Ransomware is increasing exponentially, year on year, as hackers realise that they can use your most significant asset against you.

Having the ability to back up your data is a necessity, not just due to nefarious actors potentially locking you out of your systems by deploying Ransomware, but also to protect you if your data is lost or corrupted due to human error, system failure or natural disaster.

A secure BackUp offers peace of mind and reduces the risk to your business, see it as an insurance policy for data.

So, What Is BackUp?

BackUp is the ability to create a copy, or duplicate, of data and store it in a different location, such as Cloud, external hard drive, disk, or removable storage facilities. This can then be used to restore any data loss, deletion and corruption or, to recover data from an earlier time.

The National Cyber Security Centre recommends keeping multiple BackUps and to logically separate them – three copies stored on two different media, with one off-site.

But Is BackUp Enough?

To protect business-critical data, you need an integrated approach of cyber protection, extending your backup capabilities with features such as next-generation anti-malware and endpoint protection with control.   The latest backup solutions provide a wide range of protection outside the fundamentals of copying data. One such area is immutable storage, which ensures your data can never be changed by a Ransomware program, meaning it will always be available to you whatever the incident. Unfortunately, not all BackUp solutions provide this, which means you will never know where the malware is within your data, nor can you use your data for fear of the malware launching.

Another feature of these advanced backup systems is integration and automation to on-premises servers and endpoints, such as laptops and PC’s, to provide increased productivity for IT support staff, as many of the day-to-day tasks are managed by the system and will reduce operating costs and complexity, giving a real return on investment. Furthermore, deploying endpoint controls can provide a full backup of an endpoint and if it malfunctions, a new unconfigured device can be shipped to the user and operating system with all of the data and company policies automatically configured remotely, by the central backup server. This brings the user back online quickly with minimal hassle for the IT department.

Securing all endpoints with next-generation cyber protection is proven to minimise the risk to the business. It dramatically reduces security incidents and breaches keeping the organisation compliant with the many data protection legislations in force. 

Working Alongside BackUp Is Disaster Recovery

Disaster Recovery focuses on the protection and restoration of data, files and systems should the worst happen to your business infrastructure and is a key element to the three pillars of cyber security – confidentiality, integrity and availability.

The main purpose of disaster recovery is to bring operations to a normal operating state with minimal data loss, recovering individual files, applications, systems, and access credentials, thus limiting business disruption. However, 70% of businesses are likely to suffer from business disruption in 2022, due to unrecoverable data loss, inability to trade/invoice for an extended time and even loss of market share.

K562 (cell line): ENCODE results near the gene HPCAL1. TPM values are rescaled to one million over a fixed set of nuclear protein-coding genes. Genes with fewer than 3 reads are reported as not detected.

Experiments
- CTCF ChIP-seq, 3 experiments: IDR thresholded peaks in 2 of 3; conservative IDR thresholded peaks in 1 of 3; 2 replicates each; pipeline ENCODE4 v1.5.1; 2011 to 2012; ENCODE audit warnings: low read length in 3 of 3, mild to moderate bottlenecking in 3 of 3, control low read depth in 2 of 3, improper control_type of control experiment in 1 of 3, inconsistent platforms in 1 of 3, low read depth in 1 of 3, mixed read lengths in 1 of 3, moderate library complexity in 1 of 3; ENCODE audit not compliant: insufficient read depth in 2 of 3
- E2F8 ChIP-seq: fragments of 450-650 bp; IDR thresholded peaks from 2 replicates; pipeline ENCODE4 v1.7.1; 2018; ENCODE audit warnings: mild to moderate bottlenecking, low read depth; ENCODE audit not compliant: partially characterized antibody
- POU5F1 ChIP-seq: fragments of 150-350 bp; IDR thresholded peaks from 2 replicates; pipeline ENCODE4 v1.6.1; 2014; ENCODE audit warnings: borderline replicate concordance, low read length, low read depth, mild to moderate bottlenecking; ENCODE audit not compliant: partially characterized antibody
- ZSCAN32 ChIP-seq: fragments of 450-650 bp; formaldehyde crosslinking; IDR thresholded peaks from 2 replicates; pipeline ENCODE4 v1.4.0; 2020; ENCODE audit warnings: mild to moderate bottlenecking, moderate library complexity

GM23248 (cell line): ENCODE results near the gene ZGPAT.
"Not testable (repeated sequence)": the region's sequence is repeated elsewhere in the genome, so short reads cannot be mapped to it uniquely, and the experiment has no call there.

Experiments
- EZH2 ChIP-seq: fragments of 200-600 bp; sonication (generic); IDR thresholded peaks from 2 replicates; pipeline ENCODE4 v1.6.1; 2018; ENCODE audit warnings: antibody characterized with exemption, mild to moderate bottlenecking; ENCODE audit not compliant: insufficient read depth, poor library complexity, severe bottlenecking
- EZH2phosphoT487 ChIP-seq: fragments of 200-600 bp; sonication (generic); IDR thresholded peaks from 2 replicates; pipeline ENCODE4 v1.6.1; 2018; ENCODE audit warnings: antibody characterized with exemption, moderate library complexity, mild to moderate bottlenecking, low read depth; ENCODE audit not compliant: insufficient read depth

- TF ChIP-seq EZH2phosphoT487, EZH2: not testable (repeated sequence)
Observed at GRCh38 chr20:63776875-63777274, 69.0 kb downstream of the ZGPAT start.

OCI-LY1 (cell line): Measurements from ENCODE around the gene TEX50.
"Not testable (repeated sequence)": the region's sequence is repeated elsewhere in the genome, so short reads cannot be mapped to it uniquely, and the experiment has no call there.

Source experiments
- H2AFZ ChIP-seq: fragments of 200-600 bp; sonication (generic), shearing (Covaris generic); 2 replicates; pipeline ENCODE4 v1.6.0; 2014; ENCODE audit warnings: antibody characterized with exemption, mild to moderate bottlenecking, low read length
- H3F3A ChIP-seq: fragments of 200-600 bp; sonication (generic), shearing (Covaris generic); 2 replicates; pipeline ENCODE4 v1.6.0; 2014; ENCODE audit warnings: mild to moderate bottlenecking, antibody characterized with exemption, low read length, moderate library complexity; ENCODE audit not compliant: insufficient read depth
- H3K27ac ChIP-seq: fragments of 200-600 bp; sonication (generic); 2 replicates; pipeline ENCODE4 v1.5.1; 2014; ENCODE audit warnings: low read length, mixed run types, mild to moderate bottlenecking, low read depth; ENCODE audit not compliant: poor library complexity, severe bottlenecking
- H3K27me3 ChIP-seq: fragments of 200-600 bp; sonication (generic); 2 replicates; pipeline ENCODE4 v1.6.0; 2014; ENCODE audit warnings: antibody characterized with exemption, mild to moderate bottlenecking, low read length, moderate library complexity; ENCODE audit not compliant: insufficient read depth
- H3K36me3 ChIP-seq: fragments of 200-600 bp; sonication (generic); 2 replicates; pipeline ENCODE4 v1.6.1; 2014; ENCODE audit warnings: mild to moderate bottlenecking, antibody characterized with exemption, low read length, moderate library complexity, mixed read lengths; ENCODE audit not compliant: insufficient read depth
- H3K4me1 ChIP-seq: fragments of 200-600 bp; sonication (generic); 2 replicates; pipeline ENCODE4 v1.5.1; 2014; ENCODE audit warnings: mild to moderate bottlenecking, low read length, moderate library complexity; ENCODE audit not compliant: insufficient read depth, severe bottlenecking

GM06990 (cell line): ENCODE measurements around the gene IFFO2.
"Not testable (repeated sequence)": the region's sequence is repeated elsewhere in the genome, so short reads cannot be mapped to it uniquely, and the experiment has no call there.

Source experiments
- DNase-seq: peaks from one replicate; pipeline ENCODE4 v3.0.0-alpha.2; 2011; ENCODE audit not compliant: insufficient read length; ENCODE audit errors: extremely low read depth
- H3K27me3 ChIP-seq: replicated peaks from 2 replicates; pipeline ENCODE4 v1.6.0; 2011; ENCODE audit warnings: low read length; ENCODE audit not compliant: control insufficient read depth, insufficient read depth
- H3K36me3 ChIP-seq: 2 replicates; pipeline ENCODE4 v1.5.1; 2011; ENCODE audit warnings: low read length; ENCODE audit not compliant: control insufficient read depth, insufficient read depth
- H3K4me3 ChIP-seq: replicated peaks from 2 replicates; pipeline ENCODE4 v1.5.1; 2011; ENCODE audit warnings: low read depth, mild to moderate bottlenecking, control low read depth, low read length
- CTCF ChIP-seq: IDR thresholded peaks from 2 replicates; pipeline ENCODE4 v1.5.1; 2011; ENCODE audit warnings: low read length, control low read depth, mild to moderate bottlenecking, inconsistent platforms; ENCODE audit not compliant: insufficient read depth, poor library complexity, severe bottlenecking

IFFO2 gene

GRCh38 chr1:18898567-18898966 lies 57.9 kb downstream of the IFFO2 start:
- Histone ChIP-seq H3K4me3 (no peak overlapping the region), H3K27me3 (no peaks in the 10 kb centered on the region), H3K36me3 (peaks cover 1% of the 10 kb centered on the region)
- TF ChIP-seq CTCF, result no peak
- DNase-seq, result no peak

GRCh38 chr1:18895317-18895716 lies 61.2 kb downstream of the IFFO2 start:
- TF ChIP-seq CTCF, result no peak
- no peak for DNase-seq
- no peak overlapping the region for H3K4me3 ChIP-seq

When considering the value versus cost-benefit of a Disaster Recovery Plan you need to consider two things:

  1.  Recovery Point Objective (RPO): the last date a BackUp was taken and the decision as to how far back you want data to be made available. This will require you to consider the frequency of the backups required to run your business (once per day/every hour etc.) and the amount of storage needed to hold the data.
  2.  Recovery Time Objective (RTO):How long your business can operate without access to data or systems. Can the business survive for days or weeks or, do you need recovery in hours? This helps decide where the backed up data is held and if the connection to it can provide the speed of transfer needed to meet the RTO.

These two baselines will help you decide on how much data you are storing, how long it will take to install new servers/endpoints, the time needed to transfer your backed-up data onto the new servers/Endpoints and, to system test.

Having a robust disaster recovery solution can save a company tens of thousands of pounds and can be the difference between survival or business closure.

A common belief is that moving data to one of the global cloud service providers will provide all the backup and protection the business needs. However, none of the global players provide any guarantee about data recovery following a network outage. All they guarantee is service availability. 
It is the data owner’s responsibility to back up their data, even cloud-based email and drives, and make it available in a form that can be deployed on other servers, whether cloud based with the current vendor, or to a new vendor.

Data has value, and needs devices to access and use it. Therefore, it seems logical to put in place a service that can protect that data, wherever it needs to be, and make it quickly available to anyone who needs it, even if their device has failed or, in the event of having to evacuate from a building. 
Simply having a copy of the data is not sufficient, you must wrap it around with a system that can protect and support it, everywhere.

Colin Tankard is Managing Director of Digital Pathways

Source:  Cyber Security Intelligence